Note that you can click on each object on the map to obtain details about it.
Trans Canada Trail Legend:
|Trans Canada Trail Pavilion|
|Multi-Use Route (Cycling & Walking)|
|Hiking Only Route (No Cycling)|
|Equestrian Route (May Allow Cyclists/Walkers)|
|Temporary Bypass or Unofficial TCT Route|
|Trans Canada Trail Closed|
|Obstacle or Warning (click it for details)|
Alternate Route Legend:
|Alternate Route for Cyclists & Walkers|
|Alternate Route for Hiking|
|Alternate Route for Equestrians|
|Connection Point to the Trans Canada Trail|
Google Maps Legend:
|Map menu to access highlights, campsites, grocery stores, parking areas, toilets and more!|
|Click the grey star at the top of the map to favourite it in Google Maps, so you can pull it up later in your Google Maps app's "My Places".|
Disclaimer: This trail information is subject to changes. While reasonable effort has been made to ensure that the information on this site is correct, Trails BC makes no warranty about the accuracy of this information and accepts no liability for any inconvenience or any direct or consequential loss arising from reliance upon this information. Be sure to check our Latest Trail Closures before heading out and read our full disclaimer!.
- KML/KMZ files can be opened in Google Earth, and many smartphone apps.
- GPX files can be opened by most GPS software apps when KMZ cannot. Note, GPX files do not contain custom colours and icons that we use on our maps; all tracks and icons will appear the same colour and styles. We recommend using KMZ instead of GPX if possible.
The files below include data for only this specific area. For all of our Trans Canada Trail data for the entire province (including features, campsites and alternate routes), download our BC.kmz master file (1.2 MB)
Visit our GPS & Navigation page for instructions of how to use your smartphone as a GPS device (even when outside of data coverage) or how to import data to your Garmin unit.
About the Route:
The Trans Canada Trail splits in the city of Castlegar; while the main route travels east from the Brilliant Suspension Bridge towards Nelson along the Kootenay River, the traditional route runs south towards the city of Trail. This latter portion of the Trans Canada Trail could be described as a spur - it does not continue further than Trail in this direction.
From the Brilliant Suspension Bridge the route follows existing trails along the riverbank through Selkirk College and under the Kinnaird Bridge. Roadways through Ootischenia are necessary in order to connect with the Columbia River Trail which begins near the old settlement of Blagodatnoye. Keep in mind that the Columbia River Trail passes through some private property - stay on the trail and leave no trace!
The Columbia River Trail - and even some sections from Castlegar to Ootischenia - is moderately challenging for touring cyclists lugging trailers or carrying panniers. Consider an alternate route using roadways. That said, there are no major obstacles - but several narrow sections and steep climbs/descents.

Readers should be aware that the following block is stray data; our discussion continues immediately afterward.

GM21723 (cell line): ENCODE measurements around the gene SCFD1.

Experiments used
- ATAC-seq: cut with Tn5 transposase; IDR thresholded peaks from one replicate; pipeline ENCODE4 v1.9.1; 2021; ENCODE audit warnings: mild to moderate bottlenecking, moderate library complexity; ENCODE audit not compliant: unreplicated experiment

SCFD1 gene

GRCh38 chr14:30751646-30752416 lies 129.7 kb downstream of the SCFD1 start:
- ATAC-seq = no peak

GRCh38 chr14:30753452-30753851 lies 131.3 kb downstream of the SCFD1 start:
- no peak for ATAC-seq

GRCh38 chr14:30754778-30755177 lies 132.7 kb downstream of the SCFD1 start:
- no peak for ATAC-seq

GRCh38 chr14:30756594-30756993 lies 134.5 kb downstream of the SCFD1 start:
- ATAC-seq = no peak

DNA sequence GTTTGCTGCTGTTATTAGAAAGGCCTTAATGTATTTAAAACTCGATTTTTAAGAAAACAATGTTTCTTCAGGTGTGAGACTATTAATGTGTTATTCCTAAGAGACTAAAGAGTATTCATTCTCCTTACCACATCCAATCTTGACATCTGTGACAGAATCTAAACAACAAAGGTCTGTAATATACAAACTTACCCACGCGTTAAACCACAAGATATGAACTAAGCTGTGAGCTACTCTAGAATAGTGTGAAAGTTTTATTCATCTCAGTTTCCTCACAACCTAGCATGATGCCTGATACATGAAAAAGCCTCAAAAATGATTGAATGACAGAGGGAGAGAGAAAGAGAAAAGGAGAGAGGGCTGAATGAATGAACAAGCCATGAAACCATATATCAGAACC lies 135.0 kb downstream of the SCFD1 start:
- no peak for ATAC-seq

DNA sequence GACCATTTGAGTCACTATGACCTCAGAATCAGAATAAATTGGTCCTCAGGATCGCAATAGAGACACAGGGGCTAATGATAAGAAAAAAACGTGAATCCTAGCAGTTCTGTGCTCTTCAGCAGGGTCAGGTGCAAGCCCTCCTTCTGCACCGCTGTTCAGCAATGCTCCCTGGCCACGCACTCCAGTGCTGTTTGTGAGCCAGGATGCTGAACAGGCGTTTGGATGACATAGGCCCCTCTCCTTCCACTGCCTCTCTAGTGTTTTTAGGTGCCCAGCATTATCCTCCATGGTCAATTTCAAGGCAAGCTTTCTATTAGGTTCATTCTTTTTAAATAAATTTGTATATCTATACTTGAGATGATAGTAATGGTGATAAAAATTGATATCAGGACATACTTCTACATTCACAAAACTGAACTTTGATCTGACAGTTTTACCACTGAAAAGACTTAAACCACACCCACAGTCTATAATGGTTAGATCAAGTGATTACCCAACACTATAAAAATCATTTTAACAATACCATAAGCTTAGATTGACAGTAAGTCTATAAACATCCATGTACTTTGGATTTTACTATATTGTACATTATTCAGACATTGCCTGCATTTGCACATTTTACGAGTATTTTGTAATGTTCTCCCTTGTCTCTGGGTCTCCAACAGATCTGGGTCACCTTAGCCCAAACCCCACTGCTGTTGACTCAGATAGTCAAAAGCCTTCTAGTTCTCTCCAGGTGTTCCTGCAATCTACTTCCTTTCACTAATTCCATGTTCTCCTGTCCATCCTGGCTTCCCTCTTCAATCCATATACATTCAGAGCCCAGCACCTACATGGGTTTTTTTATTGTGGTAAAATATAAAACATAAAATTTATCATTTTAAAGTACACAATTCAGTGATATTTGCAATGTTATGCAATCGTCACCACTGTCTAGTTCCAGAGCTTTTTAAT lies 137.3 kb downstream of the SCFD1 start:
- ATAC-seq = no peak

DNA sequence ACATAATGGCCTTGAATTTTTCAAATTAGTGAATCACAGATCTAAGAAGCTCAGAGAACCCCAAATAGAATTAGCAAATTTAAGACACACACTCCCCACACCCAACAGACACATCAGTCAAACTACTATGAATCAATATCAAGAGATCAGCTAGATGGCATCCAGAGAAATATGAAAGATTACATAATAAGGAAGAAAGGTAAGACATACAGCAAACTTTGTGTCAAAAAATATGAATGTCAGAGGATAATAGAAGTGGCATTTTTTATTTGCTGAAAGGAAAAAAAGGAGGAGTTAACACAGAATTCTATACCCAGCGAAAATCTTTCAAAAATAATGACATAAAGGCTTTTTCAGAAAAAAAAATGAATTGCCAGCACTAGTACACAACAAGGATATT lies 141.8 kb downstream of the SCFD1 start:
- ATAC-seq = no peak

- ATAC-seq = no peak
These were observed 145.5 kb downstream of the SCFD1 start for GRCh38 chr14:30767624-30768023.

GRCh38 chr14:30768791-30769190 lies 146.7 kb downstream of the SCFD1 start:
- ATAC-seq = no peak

Spring flooding can be an issue along this entire route in early summer.
Closer to the city of Trail, the route run through Sunningdale and East Trail. A Trans Canada Trail pavilion is located in Gyro Park.
Trail Highlights and Developments:
Some highlights in the city of Trail include:
- Fantastic views of the Columbia River from Gyro Park
- Hiking and Mountain Biking trail options abound! Check the Kootenay Columbia Trails Society's site for details
- Be sure to check out the remains of the Blagodatnoye settlement and its orchards at the north end of the Columbia River Trail.
The trail route will be improved and extended into downtown Trail once a pedestrian bridge is constructed over the Columbia River.
Also, a connector trail to the city of Rossland using former rail grade exists; please see our map for more details (see the "Alternate Trails" layer). From Rossland, one can continue west to Christina Lake using the Dewdney Trail (hiking and equestrian friendly) or the old Cascade Highway (rugged, but bicycle-friendly).
About the Gaps:
The original proposed route of the Trans Canada Trail connected the city of Trail to Salmo. There was hope to develop trails, but the route simply used the highway via Montrose and Fruitvale for many years. This route of course can be followed, but for now, it will remain undesignated and not part of the Trans Canada Trail.
Trail Stewards and Volunteers:
Parking is available at Gyro Park.
Washrooms are available at Gyro Park
A safeway grocery store is located just south of the Victoria Street (Highway 3B) bridge on the east side of the river.
For the section of Trans Canada Trail (Sunningdale in the north to East Trail in the south) from Sunningdale into the city of Trail:
From the water tower above Sunningdale, the trail follows the gravel service road. When reaching Marianna Crescent, turn right (SW) towards the river. Marianna becomes Hazelwood Drive. Continue along Hazelwood to the end, where it meets Hillside - the road becomes Charles Lakes Drive. A trail on the right (SW) side runs along the river, at the same elevation as the road. This paved trail is in perfect shape and provides views of the river below. At Gyro Park, you will find the Trans Canada Trail Pavilion. The trail will continue through the park, remaining parallel to the river, before ending at an unnamed road (essentially a back alleyway). Turn right onto the road, following it until the road ends and a trail runs under the highway bridge. The trail currently terminates at the future site of a pedestrian bridge (yet to be constructed) that will cross the Columbia River and arrive in downtown Trail.